Polarisation observations of VY Canis Majoris H2O 532-441 620.701 GHz maser emission with HIFI
Journal article, 2010

Context. Water vapour maser emission from evolved oxygen-rich stars remains poorly understood. Additional observations, including polarisation studies and simultaneous observation of different maser transitions may ultimately lead to greater insight. Aims. We have aimed to elucidate the nature and structure of the VY CMa water vapour masers in part by observationally testing a theoretical prediction of the relative strengths of the 620.701 GHz and the 22.235 GHz maser components of ortho H2O. Methods. In its high-resolution mode (HRS) the Herschel Heterodyne Instrument for the Far Infrared (HIFI) offers a frequency resolution of 0.125 MHz, corresponding to a line-of-sight velocity of 0.06 km s(-1), which we employed to obtain the strength and linear polarisation of maser spikes in the spectrum of VY CMa at 620.701 GHz. Simultaneous ground based observations of the 22.235 GHz maser with the Max-Planck-Institut fur Radioastronomie 100-m telescope at Effelsberg, provided a ratio of 620.701 GHz to 22.235 GHz emission. Results. We report the first astronomical detection to date of H2O maser emission at 620.701 GHz. In VY CMa both the 620.701 and the 22.235 GHz polarisation are weak. At 620.701 GHz the maser peaks are superposed on what appears to be a broad emission component, jointly ejected from the star. We observed the 620.701 GHz emission at two epochs 21 days apart, both to measure the potential direction of linearly polarised maser components and to obtain a measure of the longevity of these components. Although we do not detect significant polarisation levels in the core of the line, they rise up to approximately 6% in its wings.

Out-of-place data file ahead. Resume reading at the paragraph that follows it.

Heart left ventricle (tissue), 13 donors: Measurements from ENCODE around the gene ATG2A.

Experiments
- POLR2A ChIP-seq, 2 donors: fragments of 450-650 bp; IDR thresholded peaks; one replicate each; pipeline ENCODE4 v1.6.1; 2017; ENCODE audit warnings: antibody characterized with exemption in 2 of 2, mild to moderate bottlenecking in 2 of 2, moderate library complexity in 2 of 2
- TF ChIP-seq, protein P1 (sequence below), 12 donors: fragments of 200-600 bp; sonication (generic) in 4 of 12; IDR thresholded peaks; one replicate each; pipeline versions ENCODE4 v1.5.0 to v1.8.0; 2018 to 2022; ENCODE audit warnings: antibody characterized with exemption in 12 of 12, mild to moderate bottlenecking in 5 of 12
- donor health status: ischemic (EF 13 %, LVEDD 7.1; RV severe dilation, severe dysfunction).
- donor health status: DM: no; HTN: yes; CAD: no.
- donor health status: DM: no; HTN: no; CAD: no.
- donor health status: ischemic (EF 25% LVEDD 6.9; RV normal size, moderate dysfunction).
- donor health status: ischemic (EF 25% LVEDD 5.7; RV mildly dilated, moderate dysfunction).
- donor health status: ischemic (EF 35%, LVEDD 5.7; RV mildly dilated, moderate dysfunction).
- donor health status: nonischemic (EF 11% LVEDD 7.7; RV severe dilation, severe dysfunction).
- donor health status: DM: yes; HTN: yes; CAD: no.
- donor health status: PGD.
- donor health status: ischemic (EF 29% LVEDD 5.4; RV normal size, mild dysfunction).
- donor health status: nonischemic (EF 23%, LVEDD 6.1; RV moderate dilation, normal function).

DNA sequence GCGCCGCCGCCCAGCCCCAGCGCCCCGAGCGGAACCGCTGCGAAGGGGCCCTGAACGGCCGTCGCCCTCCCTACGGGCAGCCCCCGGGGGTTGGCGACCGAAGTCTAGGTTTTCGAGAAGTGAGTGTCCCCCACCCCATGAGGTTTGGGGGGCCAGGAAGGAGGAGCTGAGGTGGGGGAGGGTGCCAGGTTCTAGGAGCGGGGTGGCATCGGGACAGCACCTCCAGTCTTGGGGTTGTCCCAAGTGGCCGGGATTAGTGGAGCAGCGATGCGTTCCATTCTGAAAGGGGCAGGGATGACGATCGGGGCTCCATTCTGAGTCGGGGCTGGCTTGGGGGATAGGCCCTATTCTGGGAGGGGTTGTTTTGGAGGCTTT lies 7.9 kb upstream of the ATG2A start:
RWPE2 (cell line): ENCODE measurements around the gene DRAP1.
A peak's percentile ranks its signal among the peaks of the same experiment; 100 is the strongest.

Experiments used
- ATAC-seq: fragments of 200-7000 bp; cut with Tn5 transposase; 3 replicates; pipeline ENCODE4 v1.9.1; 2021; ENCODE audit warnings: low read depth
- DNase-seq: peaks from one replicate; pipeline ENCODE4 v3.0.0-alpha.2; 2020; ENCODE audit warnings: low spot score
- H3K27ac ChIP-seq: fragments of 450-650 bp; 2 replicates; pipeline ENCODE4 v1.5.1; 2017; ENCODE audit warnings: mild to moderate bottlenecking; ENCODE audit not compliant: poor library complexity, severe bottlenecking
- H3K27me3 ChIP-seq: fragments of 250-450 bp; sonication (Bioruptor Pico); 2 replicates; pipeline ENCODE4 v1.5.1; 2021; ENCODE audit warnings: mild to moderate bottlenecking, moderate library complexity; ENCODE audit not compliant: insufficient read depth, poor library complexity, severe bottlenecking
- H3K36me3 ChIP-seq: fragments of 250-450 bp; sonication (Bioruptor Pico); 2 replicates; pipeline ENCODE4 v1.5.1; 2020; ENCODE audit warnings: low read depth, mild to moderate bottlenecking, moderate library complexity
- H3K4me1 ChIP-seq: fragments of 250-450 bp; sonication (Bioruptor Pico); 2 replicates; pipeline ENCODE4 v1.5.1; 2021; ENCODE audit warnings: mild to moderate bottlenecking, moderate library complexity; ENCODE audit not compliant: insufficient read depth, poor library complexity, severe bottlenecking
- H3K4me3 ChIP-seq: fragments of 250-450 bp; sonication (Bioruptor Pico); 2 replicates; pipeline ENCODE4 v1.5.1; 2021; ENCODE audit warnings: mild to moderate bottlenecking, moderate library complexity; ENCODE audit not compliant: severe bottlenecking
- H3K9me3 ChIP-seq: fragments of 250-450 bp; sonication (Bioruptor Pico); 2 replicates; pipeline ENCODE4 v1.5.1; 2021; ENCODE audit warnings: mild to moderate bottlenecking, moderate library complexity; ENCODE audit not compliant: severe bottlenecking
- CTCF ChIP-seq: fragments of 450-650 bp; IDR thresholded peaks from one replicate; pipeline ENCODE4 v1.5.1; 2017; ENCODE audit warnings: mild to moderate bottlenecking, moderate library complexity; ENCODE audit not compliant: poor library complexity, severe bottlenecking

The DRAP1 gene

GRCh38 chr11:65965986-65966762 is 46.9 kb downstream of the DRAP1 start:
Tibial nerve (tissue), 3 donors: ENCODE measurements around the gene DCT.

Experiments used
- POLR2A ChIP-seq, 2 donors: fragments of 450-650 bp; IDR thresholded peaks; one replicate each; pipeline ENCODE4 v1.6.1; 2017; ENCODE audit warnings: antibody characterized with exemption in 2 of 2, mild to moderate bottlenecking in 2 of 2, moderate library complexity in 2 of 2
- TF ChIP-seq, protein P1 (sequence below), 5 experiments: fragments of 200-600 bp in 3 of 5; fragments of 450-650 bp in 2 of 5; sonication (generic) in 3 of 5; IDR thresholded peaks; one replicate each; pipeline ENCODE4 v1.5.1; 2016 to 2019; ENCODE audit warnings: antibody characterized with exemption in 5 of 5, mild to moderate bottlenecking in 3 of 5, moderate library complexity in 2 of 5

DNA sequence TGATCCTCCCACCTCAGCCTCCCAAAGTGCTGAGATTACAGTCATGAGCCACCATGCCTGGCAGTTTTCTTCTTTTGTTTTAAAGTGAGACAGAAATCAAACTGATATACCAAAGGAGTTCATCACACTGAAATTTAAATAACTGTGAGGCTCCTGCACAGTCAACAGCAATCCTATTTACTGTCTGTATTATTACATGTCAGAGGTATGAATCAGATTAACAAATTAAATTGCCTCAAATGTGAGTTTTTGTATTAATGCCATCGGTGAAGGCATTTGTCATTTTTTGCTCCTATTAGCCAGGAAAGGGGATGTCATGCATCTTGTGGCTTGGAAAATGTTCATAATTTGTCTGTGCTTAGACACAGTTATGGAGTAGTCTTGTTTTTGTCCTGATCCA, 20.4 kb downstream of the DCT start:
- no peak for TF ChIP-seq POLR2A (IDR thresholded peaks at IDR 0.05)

late-type stars

supergiants

circumstellar matter

millimeter

masers

reference systems

polarimeter

stars: winds

outflows

sharp

line

evolved stars

water masers

stars: AGB and post-AGB

Author

M. Harwit

Cornell University

M. Houde

Western University

P. Sonnentrucker

Johns Hopkins University

A. Boogert

Caltech Infrared Processing and Analysis Center

J. Cernicharo

Agencia Estatal Consejo Superior de Investigaciones Científicas (CSIC)

Elvire De Beck

KU Leuven

L. Decin

University of Amsterdam

KU Leuven

C. Henkel

Max Planck Institute

R. Higgins

Maynooth University

W. Jellema

Netherlands Institute for Space Research (SRON)

A. Kraus

Max Planck Institute

C. McCoey

University of Waterloo

Western University

G. J. Melnick

Harvard-Smithsonian Center for Astrophysics

K. M. Menten

Max Planck Institute

C. Risacher

Netherlands Institute for Space Research (SRON)

D. Teyssier

European Space Astronomy Centre (ESAC)

J. E. Vaillancourt

Universities Space Research Association

J. Alcolea

V. Bujarrabal

C. Dominik

Radboud University

University of Amsterdam

Kay Justtanont

Chalmers, Earth and Space Sciences, Onsala Space Observatory

A. de Koter

University of Amsterdam

Sterrekundig Instituut Utrecht

A. P. Marston

European Space Astronomy Centre (ESAC)

Hans Olofsson

Chalmers, Earth and Space Sciences, Onsala Space Observatory

P. Planesas

Atacama Large Millimeter-submillimeter Array (ALMA)

M. Schmidt

Polish Academy of Sciences

Fredrik Schöier

Chalmers, Earth and Space Sciences, Onsala Space Observatory

R. Szczerba

Polish Academy of Sciences

Lbfm Waters

University of Amsterdam

KU Leuven

Astronomy and Astrophysics

0004-6361 (ISSN) 1432-0746 (eISSN)

Vol. 521 1 Article Number: L51- L51

Subject Categories

Astronomy, Astrophysics and Cosmology

DOI

10.1051/0004-6361/201015042

More information

Latest update

10/30/2018